2002-2005 goals and priorities

Mission Statement

The Rhode Island Board of Governors for Higher Education (RIBGHE) has as its mission the promotion and operation of an excellent, efficient, and affordable system of higher education from the community college through graduate and professional school levels. The primary purposes of the system are to provide residents of the state with access to higher education free of discrimination, and to enrich the intellectual, economic, social and cultural life of the community.


Higher Education and Quality of Life


The mission statement for Rhode Island's system of higher education demonstrates the linkage between a quality system of higher education and the quality of life of the residents of the state. In fact, that linkage has never been clearer. The report on conference proceedings from the April 2002 conference entitled The Future of Higher Education in Rhode Island: A Blueprint for the Next Decade states: "In the next decade, Rhode Island's colleges and universities will play a make-or-break role in development of a new state economy that will be based on innovation, information and technology. Higher education must deliver the knowledge and skills the state's residents need to secure well-paying jobs."


Higher Education and the Economy

The links (between a highly educated work force and the strength of the state's economy are also clearer now than at anytime in the nation's history. Today’s global economy has driven Rhode Island's economy to move from an emphasis on manufacturing to service and finally to today’s knowledge-based economy. A 1997 report by the Rhode Island Economic Policy Council (EPC) entitled "Meeting the Challenge of the New Economy" states: "In the new economy, knowledgeable workers are the single most important factor to production. Rhode Island needs to be more innovative, not only in the development of new products, processes and services, but also in the adoption of existing technology and diffusion of knowledge. In these areas higher education institutions are the linchpins and the conclusion is obvious: the ability of Rhode Island to flourish in the new economy is inextricably linked to higher education.”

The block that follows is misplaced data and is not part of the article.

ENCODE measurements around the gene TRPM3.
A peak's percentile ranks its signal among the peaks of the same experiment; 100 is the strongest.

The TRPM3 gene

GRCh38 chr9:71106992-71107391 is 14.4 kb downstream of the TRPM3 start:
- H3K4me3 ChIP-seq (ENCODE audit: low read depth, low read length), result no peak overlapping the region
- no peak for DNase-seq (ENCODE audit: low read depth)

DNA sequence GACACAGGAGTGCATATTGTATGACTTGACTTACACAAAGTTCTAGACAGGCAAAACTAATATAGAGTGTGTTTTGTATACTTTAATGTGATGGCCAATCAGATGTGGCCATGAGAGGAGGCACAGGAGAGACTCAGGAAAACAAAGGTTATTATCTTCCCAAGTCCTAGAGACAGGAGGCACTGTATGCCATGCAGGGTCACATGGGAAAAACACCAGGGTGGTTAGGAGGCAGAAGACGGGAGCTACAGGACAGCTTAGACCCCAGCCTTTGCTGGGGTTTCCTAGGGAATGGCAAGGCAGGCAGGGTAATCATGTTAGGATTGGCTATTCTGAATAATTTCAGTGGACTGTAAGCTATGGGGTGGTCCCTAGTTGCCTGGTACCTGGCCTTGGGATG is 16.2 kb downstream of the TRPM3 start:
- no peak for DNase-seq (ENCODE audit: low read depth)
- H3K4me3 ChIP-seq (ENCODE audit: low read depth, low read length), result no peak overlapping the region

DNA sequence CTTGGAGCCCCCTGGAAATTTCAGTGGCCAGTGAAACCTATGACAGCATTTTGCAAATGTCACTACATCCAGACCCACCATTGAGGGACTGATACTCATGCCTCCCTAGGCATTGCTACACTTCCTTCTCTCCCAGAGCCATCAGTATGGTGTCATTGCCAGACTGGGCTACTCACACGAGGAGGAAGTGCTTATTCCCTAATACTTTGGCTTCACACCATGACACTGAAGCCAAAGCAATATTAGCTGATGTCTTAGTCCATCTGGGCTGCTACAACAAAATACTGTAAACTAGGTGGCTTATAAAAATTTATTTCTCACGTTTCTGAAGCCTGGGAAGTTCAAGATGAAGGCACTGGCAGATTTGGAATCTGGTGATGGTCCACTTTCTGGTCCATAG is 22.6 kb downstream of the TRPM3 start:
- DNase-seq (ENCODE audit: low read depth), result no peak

These links, between higher education and quality of life, and between higher education and the strength of the state's economy) set the context that is intended to drive RIBGHE's priorities from 2002-2005 and beyond. According to the 2000 census, 26% of adult Rhode Island residents possess a bachelor’s degree or higher. In contrast, leading states show baccalaureate attainment rates of 32-34% for adults. Rhode Island ranks 18th nationally and 5th in New England on this measure.


Statement of the Major Goal

Improve Rhode Island's educational attainment to that of leading states by 2015 to ensure that Rhode Island's residents possess the skills and knowledge required to thrive in an information-age, knowledge-based economy.


Priorities

To support and make progress toward achieving this goal, the Board of Governors for Higher Education establishes the following priorities for 2002-2005:

Preparation -- Improve the preparation of Rhode Island's residents to succeed in higher education through PreK-16/20 collaboration.

The following proposed strategies and actions are designed to advance the priority on preparation.

Strategies and Actions


Key Questions

Addressing key questions will help assess whether we are making progress in advancing each priority.


Key Indicators

Participation -- Improve participation and graduation rates in higher education.

Strategies and Actions

Key questions

Key Indicators

Strategies and Actions

Key Questions

Key Indicators

Strategies and Actions

Key questions

Key Indicators

Tools to Assess Progress

Achieving progress in advancing each priority and improving overall educational attainment will be supported by the use of three major tools.

  1. provide evidence regarding each question
  2. ensure the quality of programs and services
  3. assess whether progress is being made toward achieving the major goal and each priority.
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Last updated September 19, 2003